“I smiled to myself and breathed a prayer: ‘Lord, please let that little guy grow up to be a pilot – he’ll never forget his first up-close glimpse of an aeroplane!”, Capt Mark Fox, VFA-137 F/A-18 Hornet pilot
The F/A-18 Hornet, in its various guises, was the ‘universal soldier’ of Operation Iraqi Freedom (OIF), with some 250 seeing combat during the campaign from land bases and the six supercarriers of the U.S. Navy that were committed to the war from the Northern Arabian Gulf (NAG) and eastern Mediterranean.
During the campaign the F/A-18 delivered hundreds of thousands of pounds of ordnance on a whole host of targets ranging from T-62 tanks of the Iraqi Republican Guard to the government buildings that housed elements of the Baath party regime in cities such as Basra, Baghdad and An Najaf. Aside from its ability to drop precision munitions such as JDAM and LGBs, the Hornet was also capable of launching anti-radar missiles and acting as an aerial tanker, intelligence surveillance and reconnaissance platform for other strike types.
As told by Tony Holmes and Chris Davey in their book U.S. Navy Hornet units of Operation Iraqi Freedom (Part One), on the morning of Apr. 10, 2003 Capt Mark Fox, Commander of CVW-2, launched from the deck of USS Constellation (CV-64) on his 12th OIF sortie. Accompanied by his wingman, Lt Cdr Steve Cargill from VFA-137, he held south of Baghdad in F/A-18C BuNo 164698.
Fox recalls: “Flying as ‘Minx 11’, and tasked with providing Close Air Support (CAS), I checked in with the E-2 controller. Lt Cdr Cargill and I then started working down a list of frequencies in search of a Forward Air Controller (FAC) who might need our help. Finally, the E-2 controller told us to go and check in with ‘Diablo 69’, but I couldn’t raise him on the radio. I told the E-2 that we had no comms with ‘Diablo 69’, so he instructed us to head further south, giving us the FAC’s location – 85AS, Keypad 3. We then realised that he was down in An Najaf, about a hundred miles south of us.
“We started driving south, and the controller informed us that our guy on the ground was using a weak hand-held radio, desperate for help. This did not sound good, as we had captured An Najaf weeks ago. We finally checked in with our contact and turned out that he was a GI trying to distribute humanitarian aid in the plaza outside the city’s Imam Ali Mosque. Dealing with desperate, starving people, he was facing a near riot. Assuring us there was no threat, he asked us to fly a series of high speed, low altitude passes to distract or disperse the crowd.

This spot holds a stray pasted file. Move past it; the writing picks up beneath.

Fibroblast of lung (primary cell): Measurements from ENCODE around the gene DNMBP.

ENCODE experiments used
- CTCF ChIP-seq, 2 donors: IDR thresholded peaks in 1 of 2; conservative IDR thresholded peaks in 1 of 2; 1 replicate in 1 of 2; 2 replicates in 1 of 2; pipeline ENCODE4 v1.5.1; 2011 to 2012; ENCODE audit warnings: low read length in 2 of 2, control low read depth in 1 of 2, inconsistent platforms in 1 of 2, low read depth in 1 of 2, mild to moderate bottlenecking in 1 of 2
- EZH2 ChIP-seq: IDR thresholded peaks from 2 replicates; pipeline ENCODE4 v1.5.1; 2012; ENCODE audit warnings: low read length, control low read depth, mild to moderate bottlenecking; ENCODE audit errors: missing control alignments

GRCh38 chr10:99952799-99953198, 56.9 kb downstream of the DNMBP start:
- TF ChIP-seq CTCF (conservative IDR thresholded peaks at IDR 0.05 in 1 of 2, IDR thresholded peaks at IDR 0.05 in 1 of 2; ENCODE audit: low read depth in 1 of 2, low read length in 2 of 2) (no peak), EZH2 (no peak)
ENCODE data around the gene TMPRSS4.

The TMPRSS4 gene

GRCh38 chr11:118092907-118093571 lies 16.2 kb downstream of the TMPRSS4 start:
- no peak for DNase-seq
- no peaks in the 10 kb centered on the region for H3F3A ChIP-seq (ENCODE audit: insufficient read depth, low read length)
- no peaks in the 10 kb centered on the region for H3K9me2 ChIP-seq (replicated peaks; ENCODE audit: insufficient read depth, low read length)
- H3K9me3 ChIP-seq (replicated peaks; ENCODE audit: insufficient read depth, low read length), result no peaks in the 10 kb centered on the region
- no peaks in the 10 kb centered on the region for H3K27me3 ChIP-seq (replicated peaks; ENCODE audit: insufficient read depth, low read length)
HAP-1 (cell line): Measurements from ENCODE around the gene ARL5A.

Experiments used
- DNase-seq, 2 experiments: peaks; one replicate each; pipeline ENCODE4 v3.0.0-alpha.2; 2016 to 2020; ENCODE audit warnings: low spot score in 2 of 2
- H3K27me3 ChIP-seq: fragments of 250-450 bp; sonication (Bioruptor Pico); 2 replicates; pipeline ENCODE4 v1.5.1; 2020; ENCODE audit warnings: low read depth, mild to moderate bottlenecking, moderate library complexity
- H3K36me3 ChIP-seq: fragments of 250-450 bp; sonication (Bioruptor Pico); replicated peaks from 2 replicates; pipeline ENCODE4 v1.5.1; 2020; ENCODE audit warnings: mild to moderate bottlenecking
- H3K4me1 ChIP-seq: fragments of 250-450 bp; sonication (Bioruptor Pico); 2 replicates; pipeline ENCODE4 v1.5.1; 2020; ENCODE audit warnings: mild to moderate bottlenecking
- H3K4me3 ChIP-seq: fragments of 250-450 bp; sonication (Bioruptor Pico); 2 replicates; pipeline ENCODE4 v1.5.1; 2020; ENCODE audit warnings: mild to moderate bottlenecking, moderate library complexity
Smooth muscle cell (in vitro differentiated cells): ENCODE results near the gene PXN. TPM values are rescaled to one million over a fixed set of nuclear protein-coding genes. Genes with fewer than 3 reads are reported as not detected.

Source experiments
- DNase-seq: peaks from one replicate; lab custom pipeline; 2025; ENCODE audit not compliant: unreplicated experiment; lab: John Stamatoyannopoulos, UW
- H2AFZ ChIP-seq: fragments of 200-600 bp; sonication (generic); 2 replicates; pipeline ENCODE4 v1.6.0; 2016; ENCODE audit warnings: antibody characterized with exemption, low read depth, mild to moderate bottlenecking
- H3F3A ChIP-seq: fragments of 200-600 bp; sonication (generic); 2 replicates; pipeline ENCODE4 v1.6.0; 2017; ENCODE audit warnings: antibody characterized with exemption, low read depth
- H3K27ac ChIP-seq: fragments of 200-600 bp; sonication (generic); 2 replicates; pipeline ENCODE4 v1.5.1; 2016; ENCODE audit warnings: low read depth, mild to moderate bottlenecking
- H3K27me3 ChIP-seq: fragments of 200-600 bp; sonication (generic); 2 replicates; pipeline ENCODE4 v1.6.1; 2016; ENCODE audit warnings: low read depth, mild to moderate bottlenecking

“Skeptical of the FAC’s ‘no-threat’ assessment, I was greatly concerned about AAA or MANPADS. Carefully scoping out the scene, and maintaining good mutual support, Lt Cdr Cargill and I came up with a gameplan – we’d swap roles, keeping one set of eyes looking for ground fire while the other made a high-speed flyby, always coming from a different direction.
“We flew several passes over An Najaf, which looked like something out of the Bible – surrounded by desert plains and sat amongst palm trees on a tributary of the Euphrates River. Seemingly untouched by modern structures, there were lots of single storey, dull brown buildings, and in the middle of them was this huge, gold-domed mosque.
“I was looking at my gas gauge and my watch, thinking ‘how much time can I give this guy?’ On my first pass I was 100 ft above ground level at 500 knots, just about co-altitude with the mosque’s dome. I then rolled into a left ‘knife-edge’, using the dome as a ‘pylon’, Reno air races style, pulling about 5Gs. I stroked the afterburner for noise as I passed the city centre in the turn, popping chaff and flares and moving the jet around fairly aggressively.
“Glancing down on the plaza as I rocked up on my wing in the turn, a snapshot freeze-frame image of a startled Iraqi boy looking up with his mouth in perfect “O” and his eyes literally on stalks registered in my mind. He was standing with his mother on the corner of the square, diagonally across from the Imam Ali Mosque.”
Fox concludes: “I smiled to myself and breathed a prayer: ‘Lord, please let that little guy grow up to be a pilot – he’ll never forget his first up-close glimpse of an aeroplane!
“Diablo 69 seemed happy with our help, and he thanked us as we climbed away.”
Photo credit: Photographer’s Mate 2nd Class Felix Garza Jr. and Photographer’s Mate 2nd Class Daniel J. McLain / U.S. Navy
Artwork courtesy of AircraftProfilePrints.com